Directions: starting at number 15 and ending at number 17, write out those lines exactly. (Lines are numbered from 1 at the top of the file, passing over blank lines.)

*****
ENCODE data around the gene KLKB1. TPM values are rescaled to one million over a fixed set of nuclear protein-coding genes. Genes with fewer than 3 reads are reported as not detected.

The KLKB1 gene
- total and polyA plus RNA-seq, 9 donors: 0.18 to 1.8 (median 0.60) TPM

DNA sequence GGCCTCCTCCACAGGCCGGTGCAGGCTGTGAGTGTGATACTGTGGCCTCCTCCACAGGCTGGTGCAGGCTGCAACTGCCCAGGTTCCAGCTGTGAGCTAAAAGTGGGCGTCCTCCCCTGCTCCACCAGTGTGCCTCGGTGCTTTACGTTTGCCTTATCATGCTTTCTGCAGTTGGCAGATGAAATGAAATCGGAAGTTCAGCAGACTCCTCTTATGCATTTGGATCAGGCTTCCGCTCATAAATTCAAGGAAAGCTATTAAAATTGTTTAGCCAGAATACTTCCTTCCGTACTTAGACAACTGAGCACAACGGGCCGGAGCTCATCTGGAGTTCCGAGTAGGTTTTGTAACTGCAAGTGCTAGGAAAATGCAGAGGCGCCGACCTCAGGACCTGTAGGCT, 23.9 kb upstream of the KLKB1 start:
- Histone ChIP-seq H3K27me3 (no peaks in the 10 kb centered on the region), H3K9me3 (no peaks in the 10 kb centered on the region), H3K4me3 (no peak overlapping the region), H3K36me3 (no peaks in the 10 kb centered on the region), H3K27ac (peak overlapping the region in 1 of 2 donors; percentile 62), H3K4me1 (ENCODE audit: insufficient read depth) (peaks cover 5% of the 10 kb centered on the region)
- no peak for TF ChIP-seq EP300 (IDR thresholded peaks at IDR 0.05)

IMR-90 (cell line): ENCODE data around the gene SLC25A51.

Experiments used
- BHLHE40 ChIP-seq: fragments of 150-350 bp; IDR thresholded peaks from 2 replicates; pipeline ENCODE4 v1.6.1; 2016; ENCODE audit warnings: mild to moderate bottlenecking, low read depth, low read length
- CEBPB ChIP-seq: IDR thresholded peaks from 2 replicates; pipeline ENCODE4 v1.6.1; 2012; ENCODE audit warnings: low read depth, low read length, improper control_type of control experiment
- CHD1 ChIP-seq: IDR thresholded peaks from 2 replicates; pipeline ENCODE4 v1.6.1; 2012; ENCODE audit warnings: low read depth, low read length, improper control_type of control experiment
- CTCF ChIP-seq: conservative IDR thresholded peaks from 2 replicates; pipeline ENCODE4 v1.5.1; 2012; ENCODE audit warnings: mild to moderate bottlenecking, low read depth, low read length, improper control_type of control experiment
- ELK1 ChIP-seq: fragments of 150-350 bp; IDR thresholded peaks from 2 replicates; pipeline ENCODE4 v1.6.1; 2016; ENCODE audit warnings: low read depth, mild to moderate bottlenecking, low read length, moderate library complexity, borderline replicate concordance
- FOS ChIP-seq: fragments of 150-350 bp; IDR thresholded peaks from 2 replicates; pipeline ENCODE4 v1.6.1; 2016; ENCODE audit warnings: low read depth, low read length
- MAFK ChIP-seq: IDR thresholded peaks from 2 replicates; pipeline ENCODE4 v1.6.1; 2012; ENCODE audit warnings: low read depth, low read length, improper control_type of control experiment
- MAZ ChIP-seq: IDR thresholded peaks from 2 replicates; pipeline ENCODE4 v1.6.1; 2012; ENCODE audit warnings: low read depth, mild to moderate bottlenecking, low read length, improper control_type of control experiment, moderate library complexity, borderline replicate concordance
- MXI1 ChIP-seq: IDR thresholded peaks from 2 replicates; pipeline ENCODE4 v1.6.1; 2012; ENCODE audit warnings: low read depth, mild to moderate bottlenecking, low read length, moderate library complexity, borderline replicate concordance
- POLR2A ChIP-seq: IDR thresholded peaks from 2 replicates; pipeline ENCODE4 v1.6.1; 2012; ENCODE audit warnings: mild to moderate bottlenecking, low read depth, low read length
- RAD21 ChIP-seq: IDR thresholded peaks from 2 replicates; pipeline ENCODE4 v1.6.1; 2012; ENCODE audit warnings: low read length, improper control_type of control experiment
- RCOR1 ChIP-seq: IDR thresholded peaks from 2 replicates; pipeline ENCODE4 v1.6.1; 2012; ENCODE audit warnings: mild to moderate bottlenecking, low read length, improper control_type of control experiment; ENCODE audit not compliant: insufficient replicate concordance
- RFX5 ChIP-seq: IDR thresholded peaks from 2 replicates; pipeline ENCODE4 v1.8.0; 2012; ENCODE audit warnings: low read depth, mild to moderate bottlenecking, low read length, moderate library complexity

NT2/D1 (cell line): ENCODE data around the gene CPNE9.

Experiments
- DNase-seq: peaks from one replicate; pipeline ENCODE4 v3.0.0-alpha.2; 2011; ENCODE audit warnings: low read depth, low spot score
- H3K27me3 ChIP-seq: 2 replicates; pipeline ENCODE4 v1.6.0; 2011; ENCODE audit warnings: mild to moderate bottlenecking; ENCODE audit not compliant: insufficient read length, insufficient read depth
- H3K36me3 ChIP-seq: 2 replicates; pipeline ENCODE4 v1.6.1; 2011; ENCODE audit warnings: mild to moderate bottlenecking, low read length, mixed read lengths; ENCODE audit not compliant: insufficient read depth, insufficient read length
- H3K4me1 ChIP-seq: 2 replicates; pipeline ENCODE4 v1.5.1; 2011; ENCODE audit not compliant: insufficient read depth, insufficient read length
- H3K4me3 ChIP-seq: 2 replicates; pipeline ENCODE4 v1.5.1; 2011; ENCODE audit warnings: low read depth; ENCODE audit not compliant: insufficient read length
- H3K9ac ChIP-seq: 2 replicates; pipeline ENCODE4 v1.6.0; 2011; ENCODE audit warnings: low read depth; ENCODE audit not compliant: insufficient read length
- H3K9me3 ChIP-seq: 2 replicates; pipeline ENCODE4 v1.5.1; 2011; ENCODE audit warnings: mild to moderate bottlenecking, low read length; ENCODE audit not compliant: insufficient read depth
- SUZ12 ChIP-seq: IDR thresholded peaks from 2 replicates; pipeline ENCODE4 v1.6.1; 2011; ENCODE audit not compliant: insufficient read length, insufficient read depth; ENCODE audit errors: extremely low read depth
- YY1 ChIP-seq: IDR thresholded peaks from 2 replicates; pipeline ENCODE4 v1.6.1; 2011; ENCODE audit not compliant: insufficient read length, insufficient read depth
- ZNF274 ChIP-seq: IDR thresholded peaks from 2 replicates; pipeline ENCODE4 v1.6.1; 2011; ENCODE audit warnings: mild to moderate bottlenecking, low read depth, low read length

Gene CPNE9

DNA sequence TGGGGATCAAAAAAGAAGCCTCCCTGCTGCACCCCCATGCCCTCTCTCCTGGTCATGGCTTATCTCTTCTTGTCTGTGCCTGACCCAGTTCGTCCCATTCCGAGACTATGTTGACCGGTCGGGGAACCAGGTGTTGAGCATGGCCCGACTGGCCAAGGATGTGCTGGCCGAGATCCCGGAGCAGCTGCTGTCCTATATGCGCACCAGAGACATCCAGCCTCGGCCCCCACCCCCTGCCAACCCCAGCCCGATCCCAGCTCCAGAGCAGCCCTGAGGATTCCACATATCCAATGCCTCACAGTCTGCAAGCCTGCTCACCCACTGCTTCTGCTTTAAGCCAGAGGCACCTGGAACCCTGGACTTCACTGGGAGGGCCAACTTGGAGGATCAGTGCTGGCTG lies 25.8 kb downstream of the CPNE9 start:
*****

- MAFK ChIP-seq: IDR thresholded peaks from 2 replicates; pipeline ENCODE4 v1.6.1; 2012; ENCODE audit warnings: low read depth, low read length, improper control_type of control experiment
- MAZ ChIP-seq: IDR thresholded peaks from 2 replicates; pipeline ENCODE4 v1.6.1; 2012; ENCODE audit warnings: low read depth, mild to moderate bottlenecking, low read length, improper control_type of control experiment, moderate library complexity, borderline replicate concordance
- MXI1 ChIP-seq: IDR thresholded peaks from 2 replicates; pipeline ENCODE4 v1.6.1; 2012; ENCODE audit warnings: low read depth, mild to moderate bottlenecking, low read length, moderate library complexity, borderline replicate concordance